Dean (Jensen Ackles) and Sam (Jared Padelecki) have grown up in this lifestyle due to a tragedy in their childhood.  They travel in their black 1967 Chevrolet Impala to mysterious occurrences around the country, usually masquerading as federal law enforcement to find more about the situation.  There are additional plot arcs, but each episode can be enjoyed as its own separate story.

This is by nature a dark and brooding epic, but it's much different than the Twilight "please drink my blood!' romantic nonsense.  Sam and Dean have favored weapons (a SxS 12 gauge and 1911 for Dean, a sawed-off pump and Taurus 92 for Sam), as well as an additional arsenal against the forces of evil.  While not likely to bother adults, I would never let any 10-year-olds watch this show, and probably want watchers to be 14 or older.  This is both because of gore and disturbing ideas and images- again, if you're a reasonably sane adult, you may very well enjoy it, but this isn't a kids' show.

The characters in this show are frequently in desperate circumstances, and often feel they are trapped in a hopeless existence, but this bleakness is offset by frequent lighter-toned episodes that relieve the tension, and that are usually very funny.  The writers freely invent fanciful "facts" (Samuel Colt was a demon hunter who built a revolver that could kill almost anything evil, for instance), but sometimes also write in real history, such as the "Murder HotelHerman Webster Mudgett used to kill at least 27 people in the 1890s.

It's rare for television programs to hold my attention for long, and the ones that I do like quite a bit (Lie to Me, Dead Like Me) have a habit of being cancelled early.  It's nice to find an fun and engrossing television serial with entire seasons to enjoy.

Tuesday, February 19, 2013

Pepper Power

I love sauces, especially spicy ones.  I thought today would be a good time to talk about some sauces I've used in the past few months.

Mrs. Renfro's Ghost Pepper Salsa is the first "sauce" on my list.  Mrs. Renfro's is a brand from Fort Worth, Texas, that offers very high quality sauces.  Salsas tend to be used more liberally than other sauces, as they don't tend to be as concentrated.  This salsa,'s flavorful, but HOT.  Use with caution, sparingly, like you would a standard very spicy sauce.  If you like the convenience of ordering of Amazon, the link is below, but it's cheaper to just order directly from Mrs. Renfro's.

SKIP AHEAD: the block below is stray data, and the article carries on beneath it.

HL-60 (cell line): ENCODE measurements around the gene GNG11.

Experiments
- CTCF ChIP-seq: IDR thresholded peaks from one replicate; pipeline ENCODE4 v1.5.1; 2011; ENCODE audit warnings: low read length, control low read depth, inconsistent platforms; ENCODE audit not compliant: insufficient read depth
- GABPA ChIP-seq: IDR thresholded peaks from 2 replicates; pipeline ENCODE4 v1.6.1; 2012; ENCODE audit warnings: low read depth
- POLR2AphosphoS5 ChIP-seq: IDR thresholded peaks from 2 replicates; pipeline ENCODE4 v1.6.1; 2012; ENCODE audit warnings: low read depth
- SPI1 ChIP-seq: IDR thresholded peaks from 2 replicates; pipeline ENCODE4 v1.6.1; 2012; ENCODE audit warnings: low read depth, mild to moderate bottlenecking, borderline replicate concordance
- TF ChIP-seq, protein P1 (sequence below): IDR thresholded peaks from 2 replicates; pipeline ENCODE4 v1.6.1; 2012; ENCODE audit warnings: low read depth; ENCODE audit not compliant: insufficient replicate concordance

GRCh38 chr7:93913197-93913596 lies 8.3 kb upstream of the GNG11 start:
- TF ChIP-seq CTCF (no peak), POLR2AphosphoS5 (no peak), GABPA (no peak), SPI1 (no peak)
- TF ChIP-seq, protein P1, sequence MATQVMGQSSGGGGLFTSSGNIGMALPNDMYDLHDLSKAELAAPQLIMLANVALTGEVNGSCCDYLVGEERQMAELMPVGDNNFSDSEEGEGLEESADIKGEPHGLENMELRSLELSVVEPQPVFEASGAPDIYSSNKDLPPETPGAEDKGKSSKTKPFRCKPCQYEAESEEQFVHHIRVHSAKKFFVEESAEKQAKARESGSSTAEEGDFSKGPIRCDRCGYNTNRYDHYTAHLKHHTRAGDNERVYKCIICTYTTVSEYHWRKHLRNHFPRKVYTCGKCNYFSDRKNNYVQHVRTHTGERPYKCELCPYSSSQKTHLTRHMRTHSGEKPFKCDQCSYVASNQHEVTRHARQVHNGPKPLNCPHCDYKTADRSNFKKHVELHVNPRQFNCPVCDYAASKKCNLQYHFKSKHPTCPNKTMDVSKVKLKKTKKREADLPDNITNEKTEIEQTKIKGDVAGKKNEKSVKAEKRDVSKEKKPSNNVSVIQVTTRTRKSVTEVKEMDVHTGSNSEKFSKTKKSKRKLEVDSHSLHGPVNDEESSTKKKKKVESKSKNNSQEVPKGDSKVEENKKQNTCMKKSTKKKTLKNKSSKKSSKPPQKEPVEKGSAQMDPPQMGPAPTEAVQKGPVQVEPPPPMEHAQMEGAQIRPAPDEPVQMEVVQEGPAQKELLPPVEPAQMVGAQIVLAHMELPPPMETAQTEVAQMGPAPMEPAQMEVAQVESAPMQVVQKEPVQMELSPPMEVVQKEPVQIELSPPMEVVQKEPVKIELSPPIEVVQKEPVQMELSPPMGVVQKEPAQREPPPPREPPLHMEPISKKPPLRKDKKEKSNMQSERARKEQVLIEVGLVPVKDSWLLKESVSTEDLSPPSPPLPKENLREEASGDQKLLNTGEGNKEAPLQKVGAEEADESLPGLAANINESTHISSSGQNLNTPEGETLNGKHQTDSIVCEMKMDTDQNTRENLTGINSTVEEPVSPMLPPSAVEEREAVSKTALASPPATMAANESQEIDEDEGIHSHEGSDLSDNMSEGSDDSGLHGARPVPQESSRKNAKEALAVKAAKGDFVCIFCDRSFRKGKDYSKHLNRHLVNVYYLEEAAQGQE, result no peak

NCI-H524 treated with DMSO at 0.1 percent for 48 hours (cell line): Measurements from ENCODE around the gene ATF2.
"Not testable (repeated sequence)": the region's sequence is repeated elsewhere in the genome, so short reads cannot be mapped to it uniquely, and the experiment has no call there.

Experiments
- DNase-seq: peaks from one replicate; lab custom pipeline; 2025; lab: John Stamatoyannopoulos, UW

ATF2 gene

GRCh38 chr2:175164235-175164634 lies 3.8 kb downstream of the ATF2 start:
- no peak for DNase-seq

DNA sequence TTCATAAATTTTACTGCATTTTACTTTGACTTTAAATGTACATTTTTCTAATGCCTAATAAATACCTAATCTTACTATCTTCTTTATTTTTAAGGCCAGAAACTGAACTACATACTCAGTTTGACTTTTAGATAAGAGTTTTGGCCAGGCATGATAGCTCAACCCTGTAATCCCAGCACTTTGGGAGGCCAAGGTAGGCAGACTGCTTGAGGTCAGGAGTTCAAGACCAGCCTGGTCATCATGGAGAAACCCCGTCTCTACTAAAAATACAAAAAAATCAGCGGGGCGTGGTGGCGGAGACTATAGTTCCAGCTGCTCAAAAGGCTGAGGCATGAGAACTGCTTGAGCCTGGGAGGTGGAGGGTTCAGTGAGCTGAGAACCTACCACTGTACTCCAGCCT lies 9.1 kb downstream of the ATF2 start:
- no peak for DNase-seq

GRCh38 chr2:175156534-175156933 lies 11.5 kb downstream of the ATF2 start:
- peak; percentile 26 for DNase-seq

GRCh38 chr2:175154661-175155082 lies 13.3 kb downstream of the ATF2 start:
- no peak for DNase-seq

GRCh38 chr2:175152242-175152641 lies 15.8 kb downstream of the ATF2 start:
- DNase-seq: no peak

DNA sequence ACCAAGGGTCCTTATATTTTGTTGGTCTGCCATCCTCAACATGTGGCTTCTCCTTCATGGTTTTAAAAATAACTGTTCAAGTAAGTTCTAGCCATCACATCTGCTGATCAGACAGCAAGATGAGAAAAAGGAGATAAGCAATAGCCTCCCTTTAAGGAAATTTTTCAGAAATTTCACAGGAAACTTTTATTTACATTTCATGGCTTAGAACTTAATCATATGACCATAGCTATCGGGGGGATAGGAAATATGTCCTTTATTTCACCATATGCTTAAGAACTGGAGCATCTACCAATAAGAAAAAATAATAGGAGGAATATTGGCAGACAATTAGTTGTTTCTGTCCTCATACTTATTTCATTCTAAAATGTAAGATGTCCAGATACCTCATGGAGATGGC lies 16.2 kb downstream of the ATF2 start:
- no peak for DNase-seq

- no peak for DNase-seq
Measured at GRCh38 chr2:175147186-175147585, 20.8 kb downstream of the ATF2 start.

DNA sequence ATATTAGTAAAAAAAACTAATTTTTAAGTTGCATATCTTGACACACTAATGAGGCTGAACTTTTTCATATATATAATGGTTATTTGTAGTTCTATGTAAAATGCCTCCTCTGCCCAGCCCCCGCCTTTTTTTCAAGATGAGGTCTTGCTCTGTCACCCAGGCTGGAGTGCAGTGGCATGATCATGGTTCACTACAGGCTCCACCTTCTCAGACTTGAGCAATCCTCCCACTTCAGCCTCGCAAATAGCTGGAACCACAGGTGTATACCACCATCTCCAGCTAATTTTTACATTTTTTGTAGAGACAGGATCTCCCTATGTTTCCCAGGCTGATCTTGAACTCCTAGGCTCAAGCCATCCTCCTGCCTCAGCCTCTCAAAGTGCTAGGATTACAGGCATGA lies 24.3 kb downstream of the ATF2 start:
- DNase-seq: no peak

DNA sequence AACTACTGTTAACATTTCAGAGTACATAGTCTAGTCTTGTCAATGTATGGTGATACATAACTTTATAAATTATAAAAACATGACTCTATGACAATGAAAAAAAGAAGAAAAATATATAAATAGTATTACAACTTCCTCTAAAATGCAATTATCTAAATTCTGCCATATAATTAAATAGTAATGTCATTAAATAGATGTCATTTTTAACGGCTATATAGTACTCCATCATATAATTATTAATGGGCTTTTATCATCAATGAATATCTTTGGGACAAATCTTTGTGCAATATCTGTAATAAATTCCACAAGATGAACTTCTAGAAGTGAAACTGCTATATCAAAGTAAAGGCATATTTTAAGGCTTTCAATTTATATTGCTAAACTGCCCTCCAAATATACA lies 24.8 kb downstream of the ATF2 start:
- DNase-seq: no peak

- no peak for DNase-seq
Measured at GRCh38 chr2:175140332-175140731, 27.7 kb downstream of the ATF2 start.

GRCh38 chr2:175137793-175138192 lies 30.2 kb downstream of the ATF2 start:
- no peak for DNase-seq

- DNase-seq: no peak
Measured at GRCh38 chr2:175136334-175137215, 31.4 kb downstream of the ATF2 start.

Mrs. Renfro's Habanero Salsa is not an insanely hot as the bhut jolokia* Ghost Pepper Salsa (Scary hot, kids!), it's just delicious and hot.  If you like a lot of heat, you can use this salsa in moderation.  Again, you can buy directly from Mrs. Renfro's, or click the link below.

Bufalo Chipotle hot sauce isn't really hot.  There is just mild heat, and a delicious smoky flavor.  It's a good general usage sauce for meats and other foods that benefit from adding a smoky tang.  You can buy it here for a couple dollars, but I have found it locally for less than $1.  

Yeah, I like this stuff.

There are several brands of chili sauce, such as the excellent Huy Fong Sambal Oelek Chili Paste that are readily available at any Asian food mart in the US, as well as in many ordinary grocery stores.  These are usually inexpensive, and add a really nice flavor and mild-to-medium heat to foods, with a little sharpness that  kicks up the flavor of a dish.  I was shopping in Springfield on Valentine's Day before picking up my order from the Springfield Butcher, when I saw what appeared to be a very similar sauce, with similar ingredients.  It was reasonably priced, and every brand I've tried of these pepper sauces primarily made of ground peppers, vinegar, and salt has been similar, so I picked it up.  The Ziyad "Red Hot Pepper Sauce" was horrible!  It was not hot AT ALL, and had almost no flavor except for overpowering salt.  I have mostly remedied this by mixing in almost an entire bottle of my hottest sauce, the deadly Wicked Tickle Bhut Kisser.  Now I have something that has some heat, and a flavor other than salt.  Don't buy this swill, unless you're out of salt, and need to pickle something.

Do NOT buy.  You have been warned.

If you're interested in hot peppers, whether just trying new varieties, or want to learn how to grow them, check out the New Mexico State University's Chile Pepper Institute.

*bhut jolokia was the hottest known pepper in the world, but has been surpassed by- I swear I'm not making this up- the Trinidad Scorpion, some variants of which are literally as hot as OC spray.  If you want to get a little bhut jolokia to make your own sauces, here's a link.  This one ounce of bhut jolokia flakes will probably be about the right amount for a GALLON of hot sauce.